Professor Lloyd W. Sumner will establish and direct the University of Missouri Metabolomics Center
June 23rd, 2015
COLUMBIA, Mo. — The University of Missouri continues to build its global reputation in research and teaching by hiring high-impact faculty, thereby raising its profile as a public land-grant research institution and member of the Association of American Universities (AAU). In January 2016, Professor Lloyd W. Sumner will join MU’s Department of Biochemistry, administrators announced today.
Sumner brings expertise in the leading-edge technology of metabolomics, the large-scale study of metabolites, which are substances produced during metabolism in living things. By studying metabolomics, scientists gain crucial information on the complex biology of health and disease in plants, animals and humans.
Sumner has been hired as a professor of biochemistry and will be the founding director of the University of Missouri Metabolomics Center, which will be devoted to interdisciplinary research in this important field. Scientists across campus will conduct life sciences research in the center, which will be established and expanded in stages on the second floor of the Christopher S. Bond Life Sciences Center on the MU campus.
“I’ve been very familiar with the high quality of research conducted at MU, and I have been working with several of the plant researchers personally for many years,” Sumner said. “I’m also impressed and encouraged by the diversity of disciplines and colleges at the university, such as having a medical school, veterinary college and agricultural college all on one campus. This opens up the opportunity for great research collaboration.”
Metabolomics can be applied to all life sciences areas including plant biology, systems biology, whole organism biology, biomedical sciences and veterinary sciences. Sumner’s area of expertise is plant chemistry and how it influences plant growth, health and disease resistance.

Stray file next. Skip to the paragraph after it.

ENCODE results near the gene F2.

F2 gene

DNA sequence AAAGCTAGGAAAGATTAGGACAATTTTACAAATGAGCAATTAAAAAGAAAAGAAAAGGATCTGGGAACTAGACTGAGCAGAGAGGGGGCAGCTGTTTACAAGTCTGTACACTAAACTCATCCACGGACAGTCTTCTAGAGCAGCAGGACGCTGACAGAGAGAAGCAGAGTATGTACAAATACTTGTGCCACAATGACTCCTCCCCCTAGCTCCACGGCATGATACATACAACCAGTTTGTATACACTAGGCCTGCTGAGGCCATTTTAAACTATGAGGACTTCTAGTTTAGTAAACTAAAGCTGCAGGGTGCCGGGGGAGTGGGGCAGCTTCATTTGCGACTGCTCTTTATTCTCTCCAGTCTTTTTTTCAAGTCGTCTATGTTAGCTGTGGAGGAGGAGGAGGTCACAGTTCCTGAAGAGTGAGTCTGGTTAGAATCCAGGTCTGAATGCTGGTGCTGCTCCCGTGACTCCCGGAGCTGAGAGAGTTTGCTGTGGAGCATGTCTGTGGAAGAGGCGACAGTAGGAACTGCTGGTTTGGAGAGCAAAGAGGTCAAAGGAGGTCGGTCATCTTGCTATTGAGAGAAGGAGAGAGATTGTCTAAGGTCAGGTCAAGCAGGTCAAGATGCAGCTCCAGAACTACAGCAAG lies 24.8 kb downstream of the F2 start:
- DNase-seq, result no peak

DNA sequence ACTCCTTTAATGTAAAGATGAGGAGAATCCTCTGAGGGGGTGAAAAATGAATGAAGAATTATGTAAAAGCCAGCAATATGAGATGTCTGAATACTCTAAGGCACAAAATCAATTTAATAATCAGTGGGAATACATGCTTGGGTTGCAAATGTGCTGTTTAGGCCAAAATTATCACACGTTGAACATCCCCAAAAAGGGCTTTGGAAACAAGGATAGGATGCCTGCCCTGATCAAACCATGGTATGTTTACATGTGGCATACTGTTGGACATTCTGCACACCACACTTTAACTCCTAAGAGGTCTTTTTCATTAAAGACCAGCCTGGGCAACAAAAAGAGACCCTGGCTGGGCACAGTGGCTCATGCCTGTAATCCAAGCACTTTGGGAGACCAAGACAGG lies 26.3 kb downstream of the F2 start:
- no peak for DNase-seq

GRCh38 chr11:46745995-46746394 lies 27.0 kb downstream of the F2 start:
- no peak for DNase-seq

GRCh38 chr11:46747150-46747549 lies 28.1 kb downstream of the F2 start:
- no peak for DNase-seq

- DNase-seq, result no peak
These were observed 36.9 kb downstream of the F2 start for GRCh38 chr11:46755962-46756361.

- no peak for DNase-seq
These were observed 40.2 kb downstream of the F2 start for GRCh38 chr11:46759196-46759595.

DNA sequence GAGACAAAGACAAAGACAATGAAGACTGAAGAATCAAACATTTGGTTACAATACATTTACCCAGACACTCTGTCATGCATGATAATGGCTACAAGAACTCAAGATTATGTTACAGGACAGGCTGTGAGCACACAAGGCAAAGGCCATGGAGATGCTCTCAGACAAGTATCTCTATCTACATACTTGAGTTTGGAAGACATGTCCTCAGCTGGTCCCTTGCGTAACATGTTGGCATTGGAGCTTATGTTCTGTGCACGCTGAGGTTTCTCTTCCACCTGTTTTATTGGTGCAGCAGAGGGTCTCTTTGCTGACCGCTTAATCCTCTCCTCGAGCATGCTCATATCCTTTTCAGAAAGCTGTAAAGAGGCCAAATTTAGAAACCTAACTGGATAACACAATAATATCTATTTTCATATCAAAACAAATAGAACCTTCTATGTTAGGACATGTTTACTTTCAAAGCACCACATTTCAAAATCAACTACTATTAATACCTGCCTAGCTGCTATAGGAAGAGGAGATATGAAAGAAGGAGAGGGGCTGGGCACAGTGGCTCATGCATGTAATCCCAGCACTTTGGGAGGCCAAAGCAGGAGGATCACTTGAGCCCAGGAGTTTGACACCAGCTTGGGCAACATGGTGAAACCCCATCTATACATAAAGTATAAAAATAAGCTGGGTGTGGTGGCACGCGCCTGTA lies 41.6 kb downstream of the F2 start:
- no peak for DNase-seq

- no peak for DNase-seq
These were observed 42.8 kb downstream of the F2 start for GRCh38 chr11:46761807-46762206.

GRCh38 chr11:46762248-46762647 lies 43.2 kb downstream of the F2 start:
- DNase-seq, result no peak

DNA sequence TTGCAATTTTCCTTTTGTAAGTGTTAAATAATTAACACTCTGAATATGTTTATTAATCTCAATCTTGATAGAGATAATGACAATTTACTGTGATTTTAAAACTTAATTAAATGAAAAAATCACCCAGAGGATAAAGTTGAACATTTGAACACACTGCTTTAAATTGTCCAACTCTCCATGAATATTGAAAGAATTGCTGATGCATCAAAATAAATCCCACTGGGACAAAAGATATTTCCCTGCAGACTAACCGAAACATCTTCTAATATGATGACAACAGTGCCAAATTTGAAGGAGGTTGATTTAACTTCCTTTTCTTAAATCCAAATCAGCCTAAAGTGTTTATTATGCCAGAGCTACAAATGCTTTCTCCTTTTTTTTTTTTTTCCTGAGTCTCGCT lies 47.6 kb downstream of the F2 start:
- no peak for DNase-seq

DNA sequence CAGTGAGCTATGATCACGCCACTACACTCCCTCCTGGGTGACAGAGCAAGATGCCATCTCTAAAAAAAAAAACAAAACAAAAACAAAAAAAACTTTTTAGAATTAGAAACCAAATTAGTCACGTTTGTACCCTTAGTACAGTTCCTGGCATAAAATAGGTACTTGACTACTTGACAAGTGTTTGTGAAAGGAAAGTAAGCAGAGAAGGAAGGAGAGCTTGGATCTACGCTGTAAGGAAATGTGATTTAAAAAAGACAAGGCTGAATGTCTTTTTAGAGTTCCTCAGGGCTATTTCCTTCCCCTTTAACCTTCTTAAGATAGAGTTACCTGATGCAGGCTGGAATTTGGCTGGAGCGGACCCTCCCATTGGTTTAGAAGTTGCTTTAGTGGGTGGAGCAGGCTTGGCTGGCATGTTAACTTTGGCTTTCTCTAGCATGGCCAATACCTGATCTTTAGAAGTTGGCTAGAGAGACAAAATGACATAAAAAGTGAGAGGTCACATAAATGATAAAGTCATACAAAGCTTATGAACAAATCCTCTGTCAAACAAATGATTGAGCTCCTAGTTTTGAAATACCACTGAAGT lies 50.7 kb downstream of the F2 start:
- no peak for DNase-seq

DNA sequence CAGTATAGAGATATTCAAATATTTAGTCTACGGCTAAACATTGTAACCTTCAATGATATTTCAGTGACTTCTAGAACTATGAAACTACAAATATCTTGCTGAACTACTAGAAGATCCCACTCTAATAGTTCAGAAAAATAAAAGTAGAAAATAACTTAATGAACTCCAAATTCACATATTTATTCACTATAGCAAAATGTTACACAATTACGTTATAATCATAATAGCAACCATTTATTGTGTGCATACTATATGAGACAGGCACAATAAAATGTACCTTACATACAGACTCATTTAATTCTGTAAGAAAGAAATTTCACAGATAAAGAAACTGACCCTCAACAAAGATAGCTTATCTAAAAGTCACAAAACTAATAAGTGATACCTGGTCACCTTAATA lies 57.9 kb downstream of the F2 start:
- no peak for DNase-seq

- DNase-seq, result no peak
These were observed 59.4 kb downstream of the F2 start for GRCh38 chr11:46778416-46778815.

Raised in Oklahoma, Sumner received his doctorate in analytical chemistry in 1993 from Oklahoma State University. After six years at Texas A&M, Sumner joined The Samuel Roberts Noble Foundation in Ardmore, Okla., in 1999, where he is a professor of analytical biochemistry in the Division of Plant Biology and operates a research program centered around metabolomics.
“Dr. Sumner has a proven ability to address important biological questions and advance the technology of metabolomics,” said Gerald L. Hazelbauer, Curators Professor and chair of MU’s biochemistry department. “The establishment of the University of Missouri Metabolomics Center means a major increase in research capacity at MU that is likely to enhance the success of many areas of life science research.”
MU has been interested in establishing a metabolomics center for some time, Hazelbauer said. A major barrier has been difficulty recruiting a scientist with the research and administrative expertise to lead the endeavor. Many colleges and universities compete for only a handful of qualified scientists.
Sumner will bring to MU an experienced team of metabolomics researchers from the Noble Foundation, including Zhentian Lei, Daniel Wherritt and Feng Qiu.
Sumner is a former president and Lifetime Honorary Fellow of the Metabolomics Society, Fellow of the American Association for the Advancement of Science, and president-elect of the Phytochemistry Society of North America. He has published more than 120 peer-reviewed articles and book chapters.